When it comes to horses, most of us know only the calm, domesticated breeds we see in stables, feeding on hay, grain, and other mineral-rich feeds. But did you know that horses live in the wild too? That’s right!
Some horses live in the natural ecosystem, interacting with other wildlife species such as deers, elks, raptors, wolves, mountain lions, and more. And unlike tamed breeds, wild horses mostly feed on grass, twigs, leaves, and sometimes even tree bark.
Eager to dig more into the question, “Where does a horse live?” Stick with us as we explore the horse’s natural habitat.
Wild Horses At a Glance
Wild horses, also known as stray horses or mustangs are descendants of the Indian ponies and Spanish mustangs. ‘Mustang’ is coined from ‘mesteno’, a Spanish word that means wild or stray.
Mustangs predominantly live in groups called bands, with each band consisting of a leading stallion usually five years of age or older, a leading mare, and a few more mares.
The stallion’s main job is to protect the band from attacks and predators, hence, it always stays near the back of the herd.
The dominant mare, on the other hand, remains in the front, leading the group in its travels. It will show the herd where to sleep, eat, drink, and dig for mineral licks. Here is a short video that summarizes the life of a wild horse in its natural habitat.
What Is Wild Horse Habitat’s Terrain and Climate Like?
Horses living in the wild survive in relatively severe conditions, within arid and semi-arid plains, grasslands, prairies, deserts, and badlands. They move from place to place in search of shelter, vegetation, and adequate water.
In this habitat, horses will feed on desert grasses and vegetation such as sagebrush, bluegrass, wheatgrass, Utah juniper, Indian ricegrass, and mountain mahogany.
While this foliage grows in low-level areas, wild horses prefer to feed in steep, hilly terrain. You will find them in isolated plateaus, foothills, and medium to steep slopes. Their solid body shape and strong feet make it possible for the animals to naturally endure a wide range of rough terrain and surfaces.
How about the climate?
Like any dry, arid and semi-arid area, plains, badlands, and deserts experience hot, dry summers, cold, harsh winters, and very little rain during the spring. These atmospheric conditions make the areas prone to extreme drought.
The majority of grasslands and prairies where horses reside have nearly desert climates and very little plant growth. Rainfall in this ecosystem does not go beyond 40 inches a year. As such, there are fewer water sources, which also means there isn’t much food for the horses to survive on.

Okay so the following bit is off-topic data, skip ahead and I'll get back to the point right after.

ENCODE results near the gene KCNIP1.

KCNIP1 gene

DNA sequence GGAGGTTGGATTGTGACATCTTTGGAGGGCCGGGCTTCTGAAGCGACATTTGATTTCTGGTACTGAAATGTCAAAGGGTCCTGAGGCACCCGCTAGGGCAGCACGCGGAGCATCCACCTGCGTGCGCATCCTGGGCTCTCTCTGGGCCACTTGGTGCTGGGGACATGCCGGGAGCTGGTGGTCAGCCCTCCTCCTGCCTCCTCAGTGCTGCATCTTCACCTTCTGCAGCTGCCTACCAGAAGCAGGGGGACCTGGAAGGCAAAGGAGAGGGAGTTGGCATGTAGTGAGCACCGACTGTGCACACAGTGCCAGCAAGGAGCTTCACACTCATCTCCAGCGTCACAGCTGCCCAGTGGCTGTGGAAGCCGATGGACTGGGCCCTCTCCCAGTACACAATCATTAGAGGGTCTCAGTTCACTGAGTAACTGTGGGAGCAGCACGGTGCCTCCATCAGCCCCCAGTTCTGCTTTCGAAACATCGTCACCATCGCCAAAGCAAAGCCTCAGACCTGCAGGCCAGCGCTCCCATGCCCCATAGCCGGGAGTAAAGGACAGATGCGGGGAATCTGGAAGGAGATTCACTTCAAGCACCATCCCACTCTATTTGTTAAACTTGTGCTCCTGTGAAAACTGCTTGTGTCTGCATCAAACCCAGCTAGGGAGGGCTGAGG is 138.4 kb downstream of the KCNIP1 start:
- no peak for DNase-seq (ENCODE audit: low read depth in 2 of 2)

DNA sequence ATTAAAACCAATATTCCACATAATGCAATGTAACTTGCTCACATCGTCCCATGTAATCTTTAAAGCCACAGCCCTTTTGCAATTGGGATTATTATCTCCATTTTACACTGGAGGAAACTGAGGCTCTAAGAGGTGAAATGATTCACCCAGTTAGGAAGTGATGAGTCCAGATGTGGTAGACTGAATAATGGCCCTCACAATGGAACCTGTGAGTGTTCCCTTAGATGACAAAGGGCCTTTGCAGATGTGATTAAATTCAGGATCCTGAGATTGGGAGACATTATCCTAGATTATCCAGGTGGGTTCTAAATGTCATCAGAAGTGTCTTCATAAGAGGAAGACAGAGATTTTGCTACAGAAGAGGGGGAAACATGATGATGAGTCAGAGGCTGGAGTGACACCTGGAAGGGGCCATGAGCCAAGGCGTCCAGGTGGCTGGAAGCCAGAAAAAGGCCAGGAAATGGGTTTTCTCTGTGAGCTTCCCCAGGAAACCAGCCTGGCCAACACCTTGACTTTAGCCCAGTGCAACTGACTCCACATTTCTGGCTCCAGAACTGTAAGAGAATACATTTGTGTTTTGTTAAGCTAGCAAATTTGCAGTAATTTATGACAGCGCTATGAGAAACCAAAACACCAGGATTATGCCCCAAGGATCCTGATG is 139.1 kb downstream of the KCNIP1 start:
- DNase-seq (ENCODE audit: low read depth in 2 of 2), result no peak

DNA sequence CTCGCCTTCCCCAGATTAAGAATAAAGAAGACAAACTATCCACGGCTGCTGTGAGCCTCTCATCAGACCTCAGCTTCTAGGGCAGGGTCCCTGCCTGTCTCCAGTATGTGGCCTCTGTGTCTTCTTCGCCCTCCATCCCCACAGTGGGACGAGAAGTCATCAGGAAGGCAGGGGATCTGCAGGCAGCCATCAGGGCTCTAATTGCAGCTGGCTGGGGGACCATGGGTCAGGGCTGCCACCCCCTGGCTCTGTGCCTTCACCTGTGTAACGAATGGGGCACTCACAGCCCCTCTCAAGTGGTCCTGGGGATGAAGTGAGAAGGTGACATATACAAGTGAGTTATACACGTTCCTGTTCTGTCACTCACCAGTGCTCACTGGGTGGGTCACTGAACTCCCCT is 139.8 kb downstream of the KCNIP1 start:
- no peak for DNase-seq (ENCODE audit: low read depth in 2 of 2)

What Do Wild Horses Eat and Drink?
Wild horses mainly live on grass. Where the grass is scarce, you will see them feed on roughage such as leaves, twigs, bushes, or tree bark. A mature mustang will consume about six or seven pounds of plant food in a day.
And when it comes to water, wild horses will drink from springs, lakes, seasonal streams or rivers, or water pools. They will come here two to three times a day to quench their thirst and look for natural mineral deposits.
However, unlike other grazing animals, instead of inhibiting the areas surrounding water sources, horses will drink and move on. They will visit a water source every four to five days when the temperatures are not too high and go back to higher territory.
Wild horses can smell moisture in the atmosphere and will find new water sources quickly after a rainfall. They will drink and return to an elevated site to take shelter.
However, during dry months of summer, fall, and spring when there is water scarcity, you will find herds of wild horses camping near water sources.
Do Wild Horses Have Predators?
Yes, they do. Their main predators are wolves, mountain lions, and black bears. Nonetheless, wild horses experience lower threats than deer, gazelles, and other smaller grazing animals. Their survival rate is above 90%, with most herds constantly increasing by 20 to 25% every year.
But why are horses not threatened by natural predators like other grazing animals are, you may ask?
You see, wolves, for instance, are small in size, hence, they do not have the strength to ambush and kill a healthy, mature horse. This leaves mountain lions and black bears as the main horse predators.
Now, even though these two have the capacity to attack and kill a full-grown wild horse, they do not run at a speed high enough to catch and bring down a horse.